There has been a lot of talk about FISA reform, but what should that look like? In the latest episode of The McCarthy Report podcast, Rich and I broached that subject (as I did with more elaboration in my column this weekend).
The future of the U.S. foreign counterintelligence mission is crucial. The latest hair-raising report from DOJ inspector general Michael Horowitz, cataloguing yet more FBI/DOJ FISA abuse (albeit still with no discussion of the FISA court’s performance), brings the future of that mission into question. That includes asking not only whether the FISA court system should be maintained but also whether the FBI should stick to criminal investigations, with another agency (perhaps a new one) assuming the mission of safeguarding the U.S. against foreign threats.
Obviously, though, we must observe the priorities. Right now, FISA reform, like everything else, is a backburner issue.
We thus open the podcast with our own personal observations of America’s current surreal existence, and my plea that the media stop asking about government security measures to protect Dr. Anthony Fauci (a plea further explained in this post last week). Then we move to the pressing issues: What authority do the federal, state, and local governments have to quarantine Americans or restrict their right to travel, both intrastate and interstate? And what is the relevance to these questions of the fact that the courts are open and functioning? The latter question calls for a follow-up on the issue we considered in the previous week’s podcast: To what extent has COVID-19 prevented the courts from operating, processing arrests, and hearing cases? (Spoiler: It’s a huge challenge, but the system has not shut down; it is limping along.)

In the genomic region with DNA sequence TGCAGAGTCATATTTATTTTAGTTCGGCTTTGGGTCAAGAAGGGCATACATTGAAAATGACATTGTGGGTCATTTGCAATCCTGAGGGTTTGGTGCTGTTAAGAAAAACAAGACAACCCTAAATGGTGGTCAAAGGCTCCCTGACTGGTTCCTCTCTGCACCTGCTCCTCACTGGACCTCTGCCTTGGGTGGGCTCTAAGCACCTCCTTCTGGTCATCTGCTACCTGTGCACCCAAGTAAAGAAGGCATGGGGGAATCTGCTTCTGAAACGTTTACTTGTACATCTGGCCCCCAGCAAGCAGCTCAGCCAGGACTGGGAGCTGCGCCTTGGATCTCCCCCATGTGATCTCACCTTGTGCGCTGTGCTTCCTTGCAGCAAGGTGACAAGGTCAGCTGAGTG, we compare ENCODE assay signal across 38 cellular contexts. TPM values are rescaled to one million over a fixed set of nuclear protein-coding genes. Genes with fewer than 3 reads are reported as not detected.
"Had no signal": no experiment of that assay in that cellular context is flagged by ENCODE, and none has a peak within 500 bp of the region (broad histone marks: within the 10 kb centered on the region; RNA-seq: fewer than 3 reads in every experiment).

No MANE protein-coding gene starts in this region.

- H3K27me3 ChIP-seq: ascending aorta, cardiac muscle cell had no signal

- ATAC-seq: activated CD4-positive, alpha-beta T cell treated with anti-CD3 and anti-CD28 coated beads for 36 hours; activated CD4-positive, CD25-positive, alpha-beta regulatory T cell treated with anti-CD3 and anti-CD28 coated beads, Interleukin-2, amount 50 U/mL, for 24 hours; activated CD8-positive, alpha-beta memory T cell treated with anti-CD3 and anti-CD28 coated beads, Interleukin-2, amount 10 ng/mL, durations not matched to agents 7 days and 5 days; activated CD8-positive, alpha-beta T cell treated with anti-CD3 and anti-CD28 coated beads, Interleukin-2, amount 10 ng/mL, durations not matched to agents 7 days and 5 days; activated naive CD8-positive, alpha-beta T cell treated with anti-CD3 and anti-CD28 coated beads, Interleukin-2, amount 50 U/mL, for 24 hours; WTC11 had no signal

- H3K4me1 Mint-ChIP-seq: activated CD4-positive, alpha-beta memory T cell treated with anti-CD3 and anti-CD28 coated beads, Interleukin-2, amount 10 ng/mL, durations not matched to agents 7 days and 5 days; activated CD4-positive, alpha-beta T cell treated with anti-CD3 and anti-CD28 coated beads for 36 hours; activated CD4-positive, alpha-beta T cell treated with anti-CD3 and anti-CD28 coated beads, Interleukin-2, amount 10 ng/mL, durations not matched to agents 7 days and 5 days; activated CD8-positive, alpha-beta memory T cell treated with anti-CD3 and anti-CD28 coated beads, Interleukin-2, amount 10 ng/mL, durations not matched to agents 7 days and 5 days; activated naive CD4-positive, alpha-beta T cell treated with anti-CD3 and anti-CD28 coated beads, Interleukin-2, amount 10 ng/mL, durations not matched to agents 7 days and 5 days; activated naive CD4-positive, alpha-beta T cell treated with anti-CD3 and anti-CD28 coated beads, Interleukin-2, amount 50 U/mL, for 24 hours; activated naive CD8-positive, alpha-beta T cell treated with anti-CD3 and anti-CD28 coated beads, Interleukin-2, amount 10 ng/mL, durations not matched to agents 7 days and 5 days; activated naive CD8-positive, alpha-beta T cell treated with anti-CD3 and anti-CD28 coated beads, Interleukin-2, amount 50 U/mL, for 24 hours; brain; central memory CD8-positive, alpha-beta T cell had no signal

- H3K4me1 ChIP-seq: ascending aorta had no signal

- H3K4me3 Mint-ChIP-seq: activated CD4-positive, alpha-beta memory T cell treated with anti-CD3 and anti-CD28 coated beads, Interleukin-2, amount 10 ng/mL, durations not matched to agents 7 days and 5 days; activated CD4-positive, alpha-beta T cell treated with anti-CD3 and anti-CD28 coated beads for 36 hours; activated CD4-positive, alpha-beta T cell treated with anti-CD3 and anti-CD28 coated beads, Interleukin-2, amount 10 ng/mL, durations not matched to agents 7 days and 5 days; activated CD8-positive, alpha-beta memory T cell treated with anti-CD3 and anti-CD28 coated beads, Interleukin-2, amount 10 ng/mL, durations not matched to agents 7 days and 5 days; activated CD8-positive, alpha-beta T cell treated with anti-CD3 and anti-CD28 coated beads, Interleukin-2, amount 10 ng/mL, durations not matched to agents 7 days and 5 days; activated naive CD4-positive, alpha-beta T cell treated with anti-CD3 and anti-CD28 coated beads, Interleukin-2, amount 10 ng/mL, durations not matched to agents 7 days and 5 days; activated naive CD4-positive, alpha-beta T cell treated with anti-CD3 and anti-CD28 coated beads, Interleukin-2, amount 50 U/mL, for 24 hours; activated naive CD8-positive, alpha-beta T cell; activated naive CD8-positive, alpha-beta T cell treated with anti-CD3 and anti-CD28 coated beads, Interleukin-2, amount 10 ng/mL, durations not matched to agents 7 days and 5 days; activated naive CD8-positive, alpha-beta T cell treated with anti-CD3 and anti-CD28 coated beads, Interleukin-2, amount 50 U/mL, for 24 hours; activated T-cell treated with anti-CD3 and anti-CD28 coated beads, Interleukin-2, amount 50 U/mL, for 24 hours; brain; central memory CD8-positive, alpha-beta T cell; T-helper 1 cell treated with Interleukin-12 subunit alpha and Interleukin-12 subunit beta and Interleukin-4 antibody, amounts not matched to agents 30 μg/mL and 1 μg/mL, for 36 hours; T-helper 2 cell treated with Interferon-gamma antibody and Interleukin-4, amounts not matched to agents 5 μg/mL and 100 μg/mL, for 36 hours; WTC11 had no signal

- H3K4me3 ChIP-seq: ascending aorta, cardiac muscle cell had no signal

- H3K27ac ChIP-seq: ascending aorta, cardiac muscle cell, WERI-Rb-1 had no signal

Finally, after our discussion of IG Horowitz’s latest FISA report, we cover the grim news from Pakistan. An appellate court there, 18 years after the fact, has reversed murder and terrorism convictions in the brutal 2002 kidnap and killing of Wall Street Journal reporter Daniel Pearl. We discuss what’s ahead, including the question of whether Pakistani authorities will appeal to their supreme court or let the infuriating ruling stand.
We hope you’ll tune in. As the podcast page details, you can subscribe to it on one of the streaming platforms, get each new broadcast automatically, and leave us a review — we’d love to get your feedback.